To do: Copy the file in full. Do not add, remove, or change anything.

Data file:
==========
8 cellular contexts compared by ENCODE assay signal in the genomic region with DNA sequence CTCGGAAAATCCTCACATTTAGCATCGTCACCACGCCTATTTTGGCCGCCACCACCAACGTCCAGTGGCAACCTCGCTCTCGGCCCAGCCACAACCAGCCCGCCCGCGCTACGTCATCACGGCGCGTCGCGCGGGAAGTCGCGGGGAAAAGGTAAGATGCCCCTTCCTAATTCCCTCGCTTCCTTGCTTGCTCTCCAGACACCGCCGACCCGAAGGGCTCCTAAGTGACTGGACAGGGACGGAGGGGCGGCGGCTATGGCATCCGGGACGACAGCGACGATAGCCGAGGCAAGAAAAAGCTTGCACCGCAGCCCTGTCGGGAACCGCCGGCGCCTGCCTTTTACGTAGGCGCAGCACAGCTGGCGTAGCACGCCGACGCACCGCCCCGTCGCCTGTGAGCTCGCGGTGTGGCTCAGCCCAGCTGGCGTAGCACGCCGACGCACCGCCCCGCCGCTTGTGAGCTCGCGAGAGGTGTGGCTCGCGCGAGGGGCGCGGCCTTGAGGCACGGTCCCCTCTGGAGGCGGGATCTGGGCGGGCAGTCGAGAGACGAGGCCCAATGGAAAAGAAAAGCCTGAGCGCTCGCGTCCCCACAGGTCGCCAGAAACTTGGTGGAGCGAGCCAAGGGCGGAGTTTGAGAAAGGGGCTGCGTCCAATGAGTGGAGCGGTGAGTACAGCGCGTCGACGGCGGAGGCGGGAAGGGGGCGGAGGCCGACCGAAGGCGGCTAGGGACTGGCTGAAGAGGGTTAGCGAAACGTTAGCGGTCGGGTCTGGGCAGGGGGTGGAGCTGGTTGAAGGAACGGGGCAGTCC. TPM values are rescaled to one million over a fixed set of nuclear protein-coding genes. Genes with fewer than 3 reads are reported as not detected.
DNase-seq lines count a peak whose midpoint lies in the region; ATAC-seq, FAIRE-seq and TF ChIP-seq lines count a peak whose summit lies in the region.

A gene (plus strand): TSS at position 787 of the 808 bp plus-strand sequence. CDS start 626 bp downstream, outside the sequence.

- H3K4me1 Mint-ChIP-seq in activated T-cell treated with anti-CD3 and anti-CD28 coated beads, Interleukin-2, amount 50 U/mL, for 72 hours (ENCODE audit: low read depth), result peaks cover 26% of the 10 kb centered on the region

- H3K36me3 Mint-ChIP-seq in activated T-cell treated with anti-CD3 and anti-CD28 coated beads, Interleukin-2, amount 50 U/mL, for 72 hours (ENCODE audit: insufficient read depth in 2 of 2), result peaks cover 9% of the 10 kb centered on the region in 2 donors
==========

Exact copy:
8 cellular contexts compared by ENCODE assay signal in the genomic region with DNA sequence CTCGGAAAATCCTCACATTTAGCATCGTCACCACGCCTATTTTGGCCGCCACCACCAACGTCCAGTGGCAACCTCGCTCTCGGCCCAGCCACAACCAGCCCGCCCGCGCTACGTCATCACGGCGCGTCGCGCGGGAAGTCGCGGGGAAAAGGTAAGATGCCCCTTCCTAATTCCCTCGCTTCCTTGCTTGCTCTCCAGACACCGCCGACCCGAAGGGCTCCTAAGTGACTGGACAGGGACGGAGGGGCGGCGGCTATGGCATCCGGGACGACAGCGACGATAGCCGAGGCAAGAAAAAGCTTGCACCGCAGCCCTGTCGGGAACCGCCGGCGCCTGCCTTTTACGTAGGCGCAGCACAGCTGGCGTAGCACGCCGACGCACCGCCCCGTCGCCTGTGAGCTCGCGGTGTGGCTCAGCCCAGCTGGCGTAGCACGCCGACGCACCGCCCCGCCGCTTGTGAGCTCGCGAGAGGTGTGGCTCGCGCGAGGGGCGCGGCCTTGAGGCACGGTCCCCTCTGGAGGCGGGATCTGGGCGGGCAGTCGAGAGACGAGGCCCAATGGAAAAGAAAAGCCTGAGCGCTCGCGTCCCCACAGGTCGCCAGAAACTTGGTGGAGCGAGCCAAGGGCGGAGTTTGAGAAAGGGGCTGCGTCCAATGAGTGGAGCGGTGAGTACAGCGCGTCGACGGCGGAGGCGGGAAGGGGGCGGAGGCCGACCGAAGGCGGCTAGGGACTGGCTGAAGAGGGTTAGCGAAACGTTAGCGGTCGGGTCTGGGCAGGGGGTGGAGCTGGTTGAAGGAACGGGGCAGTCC. TPM values are rescaled to one million over a fixed set of nuclear protein-coding genes. Genes with fewer than 3 reads are reported as not detected.
DNase-seq lines count a peak whose midpoint lies in the region; ATAC-seq, FAIRE-seq and TF ChIP-seq lines count a peak whose summit lies in the region.

A gene (plus strand): TSS at position 787 of the 808 bp plus-strand sequence. CDS start 626 bp downstream, outside the sequence.

- H3K4me1 Mint-ChIP-seq in activated T-cell treated with anti-CD3 and anti-CD28 coated beads, Interleukin-2, amount 50 U/mL, for 72 hours (ENCODE audit: low read depth), result peaks cover 26% of the 10 kb centered on the region

- H3K36me3 Mint-ChIP-seq in activated T-cell treated with anti-CD3 and anti-CD28 coated beads, Interleukin-2, amount 50 U/mL, for 72 hours (ENCODE audit: insufficient read depth in 2 of 2), result peaks cover 9% of the 10 kb centered on the region in 2 donors